This article was written by Sandra Kollen, a senior analyst in the Atlanta Fed's research department, and John Robertson, a vice president in the research department.

Financial Markets Seek Thaw in 2009

The financial turmoil of 2008 began as a continuation of the problems that surfaced in 2007: Falling home prices, rising mortgage defaults, and accelerating foreclosures led to massive losses at banks and other financial institutions. (Bloomberg News estimated that U.S. financial firms experienced $657 billion in write-downs and credit losses through Dec. 9, 2008.) The combination of financial turmoil and other factors (such as high energy prices earlier this year) slowed the U.S. economy and sharply reduced expectations for economic performance worldwide.

Related Links
On the Web:
Recent Federal Reserve actions
Macroblog entry on AMLF and MMMF
Macroblog entry on commercial paper
October 2008 Senior Loan Officer Opinion Survey
FDIC Web site on bank failures and troubled banks

Deteriorating economic conditions are further weakening the residential mortgage loan market and reducing the credit quality of many other types of loans. Market conditions are causing potential lenders to tighten their underwriting standards and demand higher interest rates, further constrict-ing financial markets and reducing expectations of near-term economic growth.

The Fed devises unprecedented responses
The Federal Reserve has taken a variety of innovative steps to alleviate strains in the financial system. A series of cuts in the fed funds rate (totaling more than 550 basis points) that began in September 2007 brought the rate down to a range of 0–0.25 percent as of December 2008. Additionally, the Fed created a variety of new liquidity and lending programs designed to accommodate the credit needs of businesses and households, bolster confidence in credit markets, and improve overall market liquidity.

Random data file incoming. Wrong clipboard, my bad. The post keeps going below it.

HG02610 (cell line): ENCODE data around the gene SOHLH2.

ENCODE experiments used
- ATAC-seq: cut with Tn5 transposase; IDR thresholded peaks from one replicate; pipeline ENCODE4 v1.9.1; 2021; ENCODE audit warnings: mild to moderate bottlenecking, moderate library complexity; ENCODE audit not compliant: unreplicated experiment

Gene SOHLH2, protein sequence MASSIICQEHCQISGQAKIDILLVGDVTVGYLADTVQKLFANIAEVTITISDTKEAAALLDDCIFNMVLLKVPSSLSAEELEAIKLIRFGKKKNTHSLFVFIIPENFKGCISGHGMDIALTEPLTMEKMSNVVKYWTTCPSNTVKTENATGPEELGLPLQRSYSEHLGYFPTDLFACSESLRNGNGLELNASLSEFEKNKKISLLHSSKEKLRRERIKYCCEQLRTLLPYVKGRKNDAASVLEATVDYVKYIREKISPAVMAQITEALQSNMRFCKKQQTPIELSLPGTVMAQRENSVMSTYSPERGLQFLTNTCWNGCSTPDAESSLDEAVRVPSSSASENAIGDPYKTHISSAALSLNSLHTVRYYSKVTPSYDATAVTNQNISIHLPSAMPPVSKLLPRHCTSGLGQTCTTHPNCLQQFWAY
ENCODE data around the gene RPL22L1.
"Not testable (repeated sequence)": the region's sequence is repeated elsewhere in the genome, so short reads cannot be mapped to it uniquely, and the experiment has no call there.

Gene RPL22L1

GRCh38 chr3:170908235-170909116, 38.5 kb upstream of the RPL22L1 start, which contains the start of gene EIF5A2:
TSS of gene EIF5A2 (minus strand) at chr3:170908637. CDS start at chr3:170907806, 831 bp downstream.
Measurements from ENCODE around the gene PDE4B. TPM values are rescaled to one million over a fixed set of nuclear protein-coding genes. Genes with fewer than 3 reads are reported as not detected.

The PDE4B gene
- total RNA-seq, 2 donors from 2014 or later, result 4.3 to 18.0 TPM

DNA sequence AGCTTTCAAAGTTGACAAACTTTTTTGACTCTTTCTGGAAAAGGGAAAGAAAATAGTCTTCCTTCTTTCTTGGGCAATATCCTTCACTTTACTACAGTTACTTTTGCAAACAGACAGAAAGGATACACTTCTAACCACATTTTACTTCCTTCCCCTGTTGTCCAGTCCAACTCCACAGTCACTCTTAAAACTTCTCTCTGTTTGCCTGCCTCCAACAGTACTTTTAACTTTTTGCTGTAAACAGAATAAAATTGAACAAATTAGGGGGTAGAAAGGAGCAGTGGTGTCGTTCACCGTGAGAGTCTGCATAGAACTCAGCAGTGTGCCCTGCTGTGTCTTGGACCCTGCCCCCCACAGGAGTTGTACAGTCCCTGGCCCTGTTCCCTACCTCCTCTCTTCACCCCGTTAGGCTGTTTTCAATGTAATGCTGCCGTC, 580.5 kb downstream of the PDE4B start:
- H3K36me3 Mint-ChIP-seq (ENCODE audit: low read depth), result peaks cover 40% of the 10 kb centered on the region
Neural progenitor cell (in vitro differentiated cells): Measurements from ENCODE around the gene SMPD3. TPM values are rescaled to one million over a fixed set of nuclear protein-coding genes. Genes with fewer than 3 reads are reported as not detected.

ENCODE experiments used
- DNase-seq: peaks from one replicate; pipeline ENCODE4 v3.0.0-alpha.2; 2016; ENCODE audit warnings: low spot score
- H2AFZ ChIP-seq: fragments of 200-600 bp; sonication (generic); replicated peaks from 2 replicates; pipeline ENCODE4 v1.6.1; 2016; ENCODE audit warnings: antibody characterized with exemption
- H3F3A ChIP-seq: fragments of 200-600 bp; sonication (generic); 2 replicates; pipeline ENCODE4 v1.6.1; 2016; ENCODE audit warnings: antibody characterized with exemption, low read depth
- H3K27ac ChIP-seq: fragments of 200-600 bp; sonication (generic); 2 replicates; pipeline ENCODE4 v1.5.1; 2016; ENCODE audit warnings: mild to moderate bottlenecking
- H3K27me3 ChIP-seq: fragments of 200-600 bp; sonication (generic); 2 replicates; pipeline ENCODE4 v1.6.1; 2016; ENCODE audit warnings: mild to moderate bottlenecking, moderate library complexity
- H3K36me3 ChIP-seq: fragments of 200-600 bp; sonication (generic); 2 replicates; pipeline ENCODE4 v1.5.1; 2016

Chart 1
Tightening Standards for Mortgages and Commercial and Industrial Loans
Chart of Tightening Standards for Mortgages and Commercial and Industrial Loans
Note: Chart shows responses from domestic banks.
Source: Federal Reserve Senior Loan Officer Opinion Survey

However, these programs may only alleviate banks' concerns about their ability to fund new loans; the programs are not designed to directly address the possibility that the weakening economic environment will affect borrowers' ability to repay loans. Growing concern about borrowers' financial condition has led an increasing number of banks to tighten their lending standards for various loan types, including credit cards, auto loans, mortgages, and commercial and industrial loans, according to the Federal Reserve's Senior Loan Officer Opinion Survey (see chart 1). These tighter lending standards, perhaps combined with consumers' caution about their own financial condition, led to a 3 percent reduction in consumer credit outstanding at a seasonally adjusted annual rate in August—the first decline in more than a decade.